Commentary on Paul’s Letters to the Corinthian Church
ARC Guide Level 1
Ideal for those getting acquainted with our thought process at Ammi Ruhama Community.
1 Corinthians 2:1-5
And I, when I came to you, brothers,[a] did not come proclaiming to you the testimony[b] of God with lofty speech or wisdom. 2 For I decided to know nothing among you except Jesus Christ and him crucified. 3 And I was with you in weakness and in fear and much trembling, 4 and my speech and my message were not in plausible words of wisdom, but in demonstration of the Spirit and of power, 5 so that your faith might not rest in the wisdom of men[c] but in the power of God.1 Corinthians 2:1-5
Paul asserts that when he came to Corinth to proclaim the testimony (some manuscripts say, ‘mystery,’) of God, he allowed it to be a mystery and didn’t really express it in the format of a traditional oration; a well prepared and even better delivered speech. What he proclaimed was the fact that the Christ had come and was crucified. Keep in mind that it was always Paul’s habit to come into the synagogues first and so this message would not have reached the gentile believers until afterwards. We already know from 1:14-17 that Paul did not make it his mission to make many converts and baptise them as he did not consider it his mandate from the spirit; only to communicate the simple message that the Christ had come and was crucified. Paul also says that he made no effort to put on a show of physical prowess as he was sick and weak at the time when he came to them as well as trembling and afraid. His work was done rather out of his weakness in the demonstration of the Spirit (read: Paul’s manifestation of the Spirit through the fruit of the Spirit in his life) and of power, presumably the power of the gospel as previously stated in chapter one but also likely in miracles.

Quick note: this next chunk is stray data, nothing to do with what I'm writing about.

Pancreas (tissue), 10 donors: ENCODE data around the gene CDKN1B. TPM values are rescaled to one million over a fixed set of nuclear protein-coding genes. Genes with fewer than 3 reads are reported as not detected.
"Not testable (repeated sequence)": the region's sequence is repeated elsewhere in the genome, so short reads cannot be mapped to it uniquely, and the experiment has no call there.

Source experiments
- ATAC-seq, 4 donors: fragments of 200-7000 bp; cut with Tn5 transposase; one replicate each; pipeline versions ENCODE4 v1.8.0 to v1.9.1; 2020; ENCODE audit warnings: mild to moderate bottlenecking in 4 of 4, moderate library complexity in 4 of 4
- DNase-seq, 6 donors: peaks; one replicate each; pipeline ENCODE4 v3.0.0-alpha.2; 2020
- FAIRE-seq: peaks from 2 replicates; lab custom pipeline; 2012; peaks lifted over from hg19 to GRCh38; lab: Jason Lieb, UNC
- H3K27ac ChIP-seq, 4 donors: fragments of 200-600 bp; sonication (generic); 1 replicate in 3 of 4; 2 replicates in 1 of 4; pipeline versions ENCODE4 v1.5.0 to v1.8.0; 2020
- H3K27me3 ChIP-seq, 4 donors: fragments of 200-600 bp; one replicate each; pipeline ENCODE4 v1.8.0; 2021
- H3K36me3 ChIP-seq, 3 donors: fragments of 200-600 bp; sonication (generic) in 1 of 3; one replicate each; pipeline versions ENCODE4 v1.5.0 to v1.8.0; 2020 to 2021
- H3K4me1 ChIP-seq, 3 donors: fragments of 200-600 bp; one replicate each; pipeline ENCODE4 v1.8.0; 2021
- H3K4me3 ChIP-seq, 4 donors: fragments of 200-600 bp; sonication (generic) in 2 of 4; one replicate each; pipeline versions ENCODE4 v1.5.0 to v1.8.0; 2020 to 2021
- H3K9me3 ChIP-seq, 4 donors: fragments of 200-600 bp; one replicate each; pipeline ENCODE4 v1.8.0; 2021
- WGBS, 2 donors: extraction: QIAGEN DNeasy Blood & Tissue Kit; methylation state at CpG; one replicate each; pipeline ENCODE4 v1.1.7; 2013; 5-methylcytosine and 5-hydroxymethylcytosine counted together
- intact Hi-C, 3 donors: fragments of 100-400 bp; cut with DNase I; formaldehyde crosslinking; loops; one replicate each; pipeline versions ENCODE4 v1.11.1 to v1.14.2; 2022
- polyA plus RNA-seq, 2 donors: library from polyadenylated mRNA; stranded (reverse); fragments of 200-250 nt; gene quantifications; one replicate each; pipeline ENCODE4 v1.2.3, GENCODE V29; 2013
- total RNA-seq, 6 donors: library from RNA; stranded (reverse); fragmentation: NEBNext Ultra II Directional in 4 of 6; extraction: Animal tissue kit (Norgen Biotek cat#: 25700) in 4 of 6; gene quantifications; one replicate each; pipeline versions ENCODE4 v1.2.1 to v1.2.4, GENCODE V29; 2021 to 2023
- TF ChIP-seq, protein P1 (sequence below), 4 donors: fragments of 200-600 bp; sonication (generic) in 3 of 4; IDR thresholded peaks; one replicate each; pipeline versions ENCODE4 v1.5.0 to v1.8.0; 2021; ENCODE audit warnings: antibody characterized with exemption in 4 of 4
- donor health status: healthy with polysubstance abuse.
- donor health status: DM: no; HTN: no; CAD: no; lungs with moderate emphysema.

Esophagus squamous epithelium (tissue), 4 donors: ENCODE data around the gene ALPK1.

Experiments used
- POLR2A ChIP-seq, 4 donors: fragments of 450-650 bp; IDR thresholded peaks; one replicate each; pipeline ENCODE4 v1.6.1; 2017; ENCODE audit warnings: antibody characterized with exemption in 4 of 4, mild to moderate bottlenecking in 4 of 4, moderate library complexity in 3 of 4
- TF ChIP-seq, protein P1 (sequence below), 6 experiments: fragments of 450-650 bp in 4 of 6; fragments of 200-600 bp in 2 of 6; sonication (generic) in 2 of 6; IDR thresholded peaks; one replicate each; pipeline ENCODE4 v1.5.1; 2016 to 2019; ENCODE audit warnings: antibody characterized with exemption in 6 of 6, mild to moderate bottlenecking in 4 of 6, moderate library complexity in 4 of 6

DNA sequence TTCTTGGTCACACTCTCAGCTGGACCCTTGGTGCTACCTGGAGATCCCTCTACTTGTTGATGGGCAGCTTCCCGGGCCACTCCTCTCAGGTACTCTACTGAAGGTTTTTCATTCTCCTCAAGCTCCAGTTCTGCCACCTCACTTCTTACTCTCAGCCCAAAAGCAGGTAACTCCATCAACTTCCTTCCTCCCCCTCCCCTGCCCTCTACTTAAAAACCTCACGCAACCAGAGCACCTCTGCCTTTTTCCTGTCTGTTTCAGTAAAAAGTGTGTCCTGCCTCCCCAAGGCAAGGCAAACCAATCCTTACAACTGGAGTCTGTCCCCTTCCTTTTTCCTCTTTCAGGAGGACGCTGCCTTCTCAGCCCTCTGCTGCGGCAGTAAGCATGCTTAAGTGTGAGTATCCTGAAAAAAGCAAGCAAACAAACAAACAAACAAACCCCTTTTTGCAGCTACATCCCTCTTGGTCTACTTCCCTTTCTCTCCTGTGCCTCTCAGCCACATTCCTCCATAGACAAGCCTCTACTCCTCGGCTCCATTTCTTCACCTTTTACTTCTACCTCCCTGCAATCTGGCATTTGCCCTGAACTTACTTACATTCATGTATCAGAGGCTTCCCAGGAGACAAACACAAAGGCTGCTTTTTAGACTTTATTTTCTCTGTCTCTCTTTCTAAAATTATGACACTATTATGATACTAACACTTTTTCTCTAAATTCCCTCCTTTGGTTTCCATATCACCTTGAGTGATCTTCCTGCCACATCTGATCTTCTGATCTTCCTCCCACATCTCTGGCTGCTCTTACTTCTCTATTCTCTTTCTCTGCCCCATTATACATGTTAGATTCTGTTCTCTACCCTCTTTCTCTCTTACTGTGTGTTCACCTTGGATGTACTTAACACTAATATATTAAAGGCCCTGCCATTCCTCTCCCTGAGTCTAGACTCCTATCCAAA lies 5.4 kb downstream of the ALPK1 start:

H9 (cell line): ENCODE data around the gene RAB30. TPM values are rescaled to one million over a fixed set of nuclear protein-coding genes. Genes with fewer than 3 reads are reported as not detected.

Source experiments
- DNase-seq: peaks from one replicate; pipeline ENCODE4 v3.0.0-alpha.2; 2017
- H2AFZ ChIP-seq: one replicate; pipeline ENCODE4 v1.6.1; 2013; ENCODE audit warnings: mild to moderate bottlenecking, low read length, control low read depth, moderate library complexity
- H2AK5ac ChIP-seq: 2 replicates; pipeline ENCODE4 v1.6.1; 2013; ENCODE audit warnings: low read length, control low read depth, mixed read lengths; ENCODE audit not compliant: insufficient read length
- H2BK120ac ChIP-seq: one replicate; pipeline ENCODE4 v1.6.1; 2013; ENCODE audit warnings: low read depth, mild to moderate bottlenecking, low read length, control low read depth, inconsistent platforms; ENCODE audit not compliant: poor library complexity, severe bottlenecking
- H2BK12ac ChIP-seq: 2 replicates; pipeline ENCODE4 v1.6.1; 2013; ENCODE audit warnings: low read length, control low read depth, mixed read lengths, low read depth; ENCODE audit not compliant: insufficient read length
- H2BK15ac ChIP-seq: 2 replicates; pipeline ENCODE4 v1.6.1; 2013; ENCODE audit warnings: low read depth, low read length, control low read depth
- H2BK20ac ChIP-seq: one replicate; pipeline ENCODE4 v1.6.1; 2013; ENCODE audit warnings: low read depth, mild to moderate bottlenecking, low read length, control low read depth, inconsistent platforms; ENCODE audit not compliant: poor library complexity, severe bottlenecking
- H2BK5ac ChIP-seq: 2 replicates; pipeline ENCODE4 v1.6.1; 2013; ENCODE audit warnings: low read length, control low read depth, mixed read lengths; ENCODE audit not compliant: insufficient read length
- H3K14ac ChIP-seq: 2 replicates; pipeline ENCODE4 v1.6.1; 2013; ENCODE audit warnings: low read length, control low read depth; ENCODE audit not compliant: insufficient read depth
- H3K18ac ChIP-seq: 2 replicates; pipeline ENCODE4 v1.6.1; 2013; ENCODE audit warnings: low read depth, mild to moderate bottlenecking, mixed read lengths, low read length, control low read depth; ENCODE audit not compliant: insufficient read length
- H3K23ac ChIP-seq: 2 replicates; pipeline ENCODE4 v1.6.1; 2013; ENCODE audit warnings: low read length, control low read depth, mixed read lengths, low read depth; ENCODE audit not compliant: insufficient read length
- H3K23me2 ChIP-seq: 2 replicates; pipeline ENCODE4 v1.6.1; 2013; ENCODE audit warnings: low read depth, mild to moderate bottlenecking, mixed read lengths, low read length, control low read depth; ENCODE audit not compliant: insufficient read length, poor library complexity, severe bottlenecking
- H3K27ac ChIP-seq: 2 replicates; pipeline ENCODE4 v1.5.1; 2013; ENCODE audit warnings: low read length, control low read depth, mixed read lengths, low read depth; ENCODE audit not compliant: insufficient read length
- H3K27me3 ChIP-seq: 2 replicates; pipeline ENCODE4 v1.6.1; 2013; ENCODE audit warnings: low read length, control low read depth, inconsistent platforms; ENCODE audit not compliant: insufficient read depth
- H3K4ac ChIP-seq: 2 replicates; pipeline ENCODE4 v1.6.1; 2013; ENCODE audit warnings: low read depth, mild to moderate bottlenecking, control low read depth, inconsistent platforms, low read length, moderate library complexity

We don’t really know what to do with the fact that Paul did not present a succinct five point gospel message with an alter call and a baptismal pool ready to hand. We know his reasoning; that the people of Corinth would not put their faith in his wisdom but in the power of God to save; that is, in Christ. Paul’s frustration is that when the Corinthian believer’s encountered the wisdom of Peter and Apollos, meant for the spiritual digestion of more mature believers, they went ahead and placed their faith in human wisdom anyway. If we take anything from Paul’s first letter to the Corinthians perhaps it should be that all truth is revealed truth that takes a certain tolerance to adjust to. If and when we are exposed to a concentration of truth that is higher than our tolerance we tend to think that it originated with the author or speaker and attribute to them the things of God and so slide into the slippery slope of leader worship which Paul was warning against.
The message of the gospel is special revelation from God to everyone who receives it. There are some who say that if special revelation is not saying anything new then we don’t need to hear it. That it would be like a special report flashing across a news screen about old news everyone already knows. But if we applied the principle of “If it’s not new we don’t need it,” to the Bible then we could cut out the majority of the Bible as most of it is God repeating Himself ad nauseum to generation after generation after generation of people who are the recipients of special revelation from God even though he told someone else that one time–in fact, we could cut out most of the New Testament as He isn’t saying anything new there that isn’t deeply rooted in the Old Testament! The mystery of the Gospel is that God reveals Himself afresh to each one who receives it so that we do not place our faith in a leader’s wisdom or a culture’s wisdom or an ethnic wisdom that would exclude anyone who proclaims Christ and Him Crucified.